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Seniors dig up respect for the dead through service project

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During the Thanksgiving weekend, a group of seniors paid homage to the Congregation of the Sacred Hearts of Jesus and Mary founders by cleaning a local cemetery.

The seniors, enrolled in a “Dying and Rising” theology course, worked at the King Street Catholic Cemetery. It is the final resting place of many influential figures in the congregation’s history, such as Bishop Libert Boeynaems and Mother Judith Brassier. Both were the founders of Sacred Hearts Academy.

Many who are buried in the cemetery came to Hawaii from Europe during the 1800s and 1900s. A Tahitian princess is also interred there. They have no living family members on the islands.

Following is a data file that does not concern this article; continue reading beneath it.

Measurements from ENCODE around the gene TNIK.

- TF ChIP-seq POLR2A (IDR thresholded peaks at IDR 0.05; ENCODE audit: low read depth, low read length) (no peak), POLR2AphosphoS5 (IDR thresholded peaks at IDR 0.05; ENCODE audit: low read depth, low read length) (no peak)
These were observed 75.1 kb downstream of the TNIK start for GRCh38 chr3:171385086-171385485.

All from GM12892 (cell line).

Armed with rakes, weeding tools, trash bags and reverent hearts, students discarded debris scattered around the area and raked fallen leaves. They also uprooted weeds from graves and tombstones.

Along with shovelling foliage into bags, senior Justine Kuna Sison was able to uproot and discard a deep-seated worry.

“I wasn’t sure if it was disrespectful to be in a place where you didn’t know anyone who was buried there,” Sison said. “I realized afterward that you’re okay, as long as you have good intentions.”

Once the graveyard was rid of unwanted greenery and garbage, the class placed red flowers on the gravestones to pay respects and holiday greetings to the deceased.

Sison believes that the tradition of cleaning the cemetery is vital in establishing an appreciation for life and death.

“This service teaches students the significance of someone’s death and how to obtain respect for them,” Sison said.

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The Voice of Sacred Hearts Academy
Seniors dig up respect for the dead through service project